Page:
If I run two Home depot / Lowe’s type inexpensive dehumidifiers inside of the house, constantly, the problem is not noticeable. Wood floors are not cupping and have not cupped, although one could argue that they aren’t as flat as they were the day after the last coat of water-based urethane was installed. House is 2,600 square feet, all wood floors, except carpet over padding and plywood in one bedroom where the old wood was removed to patch other areas.

Typically, the RH in the house is between 48% and 60%, but rises over 60% especially in summer if the dehumidifiers aren’t emptied to keep them running.  Running the dehumidifiers over the wood floor with no subfloor and no insulation seems as though I am trying to dehumidify the City…it helps, but seems to be a fruitless effort without under floor insulation.

Any advice / input will be greatly appreciated.


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  1. Expert Member
  2. dabinco | | #2

    DCContrarian: if I followed the article correctly, spray foam between the joists, but not encapsulating the joists, along with an open crawlspace with piers supporting the house may work; however, as I have no sub-floor, unless I install some sort of separation sheet or similar product under the floor (between the joists), I will risk having spray foam expand through the T&G and/or any places where the T&G may be broken or where holes exist.

    The polyiso under the joists seems to be the "winner winner, chicken dinner" with the hybrid system of the polyiso beneath the joists and fiberglass batts between the joists with an airspace between the underside of the floor and the batts, being the runner-up, or maybe preferred method.

    I have read, but do not know for sure, that the air space may be contrary to current, or most recently published building codes, and that the insulation should touch against the bottom of the floor.

    Do I seem to be interpreting correctly, the article that you sent?

  3. Expert Member
    NICK KEENAN | | #3

    Sounds right. Lstiburek seems to prefer the polyiso under the joists. How practical that is depends a lot on how "busy" the underside is -- if the framing is complicated or there are lots of mechanicals it can be hard to get a continuous layer of foam, and that technique really depends on a continuous layer. Spray foam has the advantage that it doesn't care how complicated the surface is. You can staple up rosin paper to keep the foam out of the cracks. How complicated that is depends on how busy the underside is too...

    I seem to recall another Lstiburek article where he mentioned the requirement that insulation be against the bottom of the floor, railed against it, and said he had lobbied to get the requirement removed from the model code. I don't know if he was successful.

  4. dabinco | | #4

    DCContrarian....I failed to say "thank you" in my first response. Thank you and I appreciate your input.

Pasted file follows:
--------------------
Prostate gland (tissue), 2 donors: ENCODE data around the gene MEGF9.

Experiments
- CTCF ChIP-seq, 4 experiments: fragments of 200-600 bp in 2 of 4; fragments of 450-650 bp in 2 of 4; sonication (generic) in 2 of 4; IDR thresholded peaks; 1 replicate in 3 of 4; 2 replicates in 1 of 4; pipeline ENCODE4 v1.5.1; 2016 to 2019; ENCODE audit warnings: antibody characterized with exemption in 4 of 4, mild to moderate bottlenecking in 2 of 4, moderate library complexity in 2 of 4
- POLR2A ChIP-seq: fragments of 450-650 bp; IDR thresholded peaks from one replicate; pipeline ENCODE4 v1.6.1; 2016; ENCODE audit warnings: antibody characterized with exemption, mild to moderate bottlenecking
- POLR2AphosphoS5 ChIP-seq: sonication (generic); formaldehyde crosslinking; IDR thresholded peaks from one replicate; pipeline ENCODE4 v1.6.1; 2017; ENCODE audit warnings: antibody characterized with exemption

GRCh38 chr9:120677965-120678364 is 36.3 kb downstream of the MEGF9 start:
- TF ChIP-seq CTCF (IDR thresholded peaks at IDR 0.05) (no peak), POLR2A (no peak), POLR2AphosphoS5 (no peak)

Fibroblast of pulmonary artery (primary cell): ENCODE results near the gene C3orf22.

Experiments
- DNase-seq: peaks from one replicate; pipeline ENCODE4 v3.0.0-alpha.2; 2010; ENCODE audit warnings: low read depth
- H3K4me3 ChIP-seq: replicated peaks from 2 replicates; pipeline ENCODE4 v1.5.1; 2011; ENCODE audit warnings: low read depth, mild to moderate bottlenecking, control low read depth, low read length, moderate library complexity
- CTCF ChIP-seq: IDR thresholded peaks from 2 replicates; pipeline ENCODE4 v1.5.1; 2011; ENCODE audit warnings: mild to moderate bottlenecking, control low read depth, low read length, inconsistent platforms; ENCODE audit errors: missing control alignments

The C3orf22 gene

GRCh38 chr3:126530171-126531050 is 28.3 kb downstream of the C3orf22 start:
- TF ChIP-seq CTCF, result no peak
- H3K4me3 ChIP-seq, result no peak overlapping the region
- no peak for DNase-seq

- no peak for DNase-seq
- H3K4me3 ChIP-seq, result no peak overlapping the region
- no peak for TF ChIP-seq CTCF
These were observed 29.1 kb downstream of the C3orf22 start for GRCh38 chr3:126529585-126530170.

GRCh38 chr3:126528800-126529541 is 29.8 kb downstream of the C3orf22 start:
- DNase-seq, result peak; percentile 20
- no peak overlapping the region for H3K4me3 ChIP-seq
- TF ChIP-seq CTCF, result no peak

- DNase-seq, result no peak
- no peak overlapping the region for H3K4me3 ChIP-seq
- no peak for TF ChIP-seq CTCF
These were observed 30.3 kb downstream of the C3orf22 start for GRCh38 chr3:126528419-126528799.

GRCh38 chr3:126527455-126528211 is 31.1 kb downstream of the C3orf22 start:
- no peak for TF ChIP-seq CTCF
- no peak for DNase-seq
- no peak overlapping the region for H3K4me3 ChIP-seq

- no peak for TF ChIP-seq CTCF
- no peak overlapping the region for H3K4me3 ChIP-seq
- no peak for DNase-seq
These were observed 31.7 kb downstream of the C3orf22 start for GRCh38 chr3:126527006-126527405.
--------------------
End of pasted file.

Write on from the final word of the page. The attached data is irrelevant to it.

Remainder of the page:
Rosin paper is an excellent idea. Any my underside is not bad, when comparing to most that I have fat figure has been under the house many times and can get under there to do this if I go the rigid polyiso route. I'm a bit of a fanatic about neat work, so I know it will be done properly if I do it....just need to start!

  5. dabinco | | #5
  6. dabinco | | #6

    If I utilized the approach with both the rigid polyisocyanurate board along the bottoms of the joists and completely sealed the joints, penetrations, etc. AND also used fiberglass batts between the joists:

    1) Should the fiberglass batts be faced or unfaced?...or does it matter if the polyiso is properly installed (meticulously sealed)?

    2) Could I completely fill, without creating undesirable issues, the cavities between the joists with the fiberglass batts (I would need R-30 batts which is overkill for the New Orleans area).

    3) If I used only R-13 or R-19, and therefore did not completely fill the cavities between the joists, and whether I left an air gap between the batt and the bottom of the floor, or between the batt and the rigid polyiso under the joists, is there a consensus as to facer placement (assuming faced batts are used)? I'm assuming the facer would be facing the floor rather than downward towards the polyiso board.

  7. GBA Editor
    Kiley Jacques | | #7

    Take a look at these two articles: Insulating an Exposed Floor and How to Insulate a Cold Floor. The most relevant-to-your-situation bit of information I found: It’s always a good idea to install a continuous layer of rigid foam on the underside of the floor joists, especially if the joist bays are insulated with fiberglass batts or cellulose. Rigid foam stops thermal bridging through the floor joists and helps with air-sealing, especially if the perimeter of each piece of foam is sealed with caulk or high-quality tape. One of the best tapes for sealing the seams of rigid foam is 3M All Weather Flashing Tape 8067. The rigid foam should be protected by a layer of plywood, OSB, or drywall (for a garage ceiling).

  8. dabinco | | #8

    Kiley: Thanks.